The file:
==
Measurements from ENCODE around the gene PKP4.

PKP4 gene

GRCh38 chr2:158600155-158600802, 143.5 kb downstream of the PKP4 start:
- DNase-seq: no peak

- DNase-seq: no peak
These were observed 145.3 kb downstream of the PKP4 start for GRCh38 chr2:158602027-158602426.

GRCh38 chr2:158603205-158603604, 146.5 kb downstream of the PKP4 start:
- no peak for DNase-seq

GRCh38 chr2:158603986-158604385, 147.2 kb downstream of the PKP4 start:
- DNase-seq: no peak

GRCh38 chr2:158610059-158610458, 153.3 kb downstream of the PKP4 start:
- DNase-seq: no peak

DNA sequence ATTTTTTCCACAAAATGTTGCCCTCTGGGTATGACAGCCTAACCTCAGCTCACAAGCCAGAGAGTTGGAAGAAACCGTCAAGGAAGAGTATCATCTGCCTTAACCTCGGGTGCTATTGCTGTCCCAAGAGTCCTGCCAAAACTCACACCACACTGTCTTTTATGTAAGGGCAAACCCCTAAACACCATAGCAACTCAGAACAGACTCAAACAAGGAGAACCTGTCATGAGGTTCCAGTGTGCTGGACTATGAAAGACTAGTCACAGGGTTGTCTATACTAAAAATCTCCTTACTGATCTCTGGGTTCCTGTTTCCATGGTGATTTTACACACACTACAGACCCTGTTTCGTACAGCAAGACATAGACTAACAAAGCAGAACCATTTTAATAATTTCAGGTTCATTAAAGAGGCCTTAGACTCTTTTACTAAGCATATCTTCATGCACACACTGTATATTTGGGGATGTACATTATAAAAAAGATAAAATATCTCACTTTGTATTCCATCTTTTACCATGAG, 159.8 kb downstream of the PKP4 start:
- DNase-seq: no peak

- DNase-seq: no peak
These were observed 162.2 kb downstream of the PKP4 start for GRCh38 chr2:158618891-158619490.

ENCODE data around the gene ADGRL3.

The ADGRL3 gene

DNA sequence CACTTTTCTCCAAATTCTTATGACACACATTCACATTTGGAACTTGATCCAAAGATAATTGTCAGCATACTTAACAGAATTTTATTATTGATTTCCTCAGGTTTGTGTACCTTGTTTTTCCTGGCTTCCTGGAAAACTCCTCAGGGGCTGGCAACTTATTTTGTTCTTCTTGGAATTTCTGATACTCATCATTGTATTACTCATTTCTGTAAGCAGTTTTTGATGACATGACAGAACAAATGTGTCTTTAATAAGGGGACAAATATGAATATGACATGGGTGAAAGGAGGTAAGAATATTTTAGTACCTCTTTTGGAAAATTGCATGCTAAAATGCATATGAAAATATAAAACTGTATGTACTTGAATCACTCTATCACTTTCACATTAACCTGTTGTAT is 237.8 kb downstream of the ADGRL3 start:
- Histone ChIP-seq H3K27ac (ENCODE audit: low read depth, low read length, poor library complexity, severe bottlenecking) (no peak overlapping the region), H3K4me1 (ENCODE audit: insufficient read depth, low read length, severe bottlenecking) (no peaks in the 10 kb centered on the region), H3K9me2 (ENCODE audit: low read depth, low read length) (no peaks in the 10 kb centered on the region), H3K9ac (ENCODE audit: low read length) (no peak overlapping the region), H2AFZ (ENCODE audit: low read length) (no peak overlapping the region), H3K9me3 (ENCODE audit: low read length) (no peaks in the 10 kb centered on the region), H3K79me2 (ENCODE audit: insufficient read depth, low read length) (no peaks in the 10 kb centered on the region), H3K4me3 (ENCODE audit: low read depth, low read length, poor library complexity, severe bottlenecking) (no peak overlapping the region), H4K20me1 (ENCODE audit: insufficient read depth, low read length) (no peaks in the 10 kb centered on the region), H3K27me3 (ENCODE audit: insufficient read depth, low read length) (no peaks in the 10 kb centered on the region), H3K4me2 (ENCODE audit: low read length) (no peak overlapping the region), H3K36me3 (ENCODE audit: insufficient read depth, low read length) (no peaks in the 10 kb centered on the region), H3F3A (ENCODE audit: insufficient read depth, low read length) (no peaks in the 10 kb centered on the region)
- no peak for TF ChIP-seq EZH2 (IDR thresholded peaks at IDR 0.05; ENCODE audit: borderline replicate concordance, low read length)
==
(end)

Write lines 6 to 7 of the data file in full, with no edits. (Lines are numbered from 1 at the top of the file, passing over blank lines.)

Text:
These were observed 145.3 kb downstream of the PKP4 start for GRCh38 chr2:158602027-158602426.

GRCh38 chr2:158603205-158603604, 146.5 kb downstream of the PKP4 start: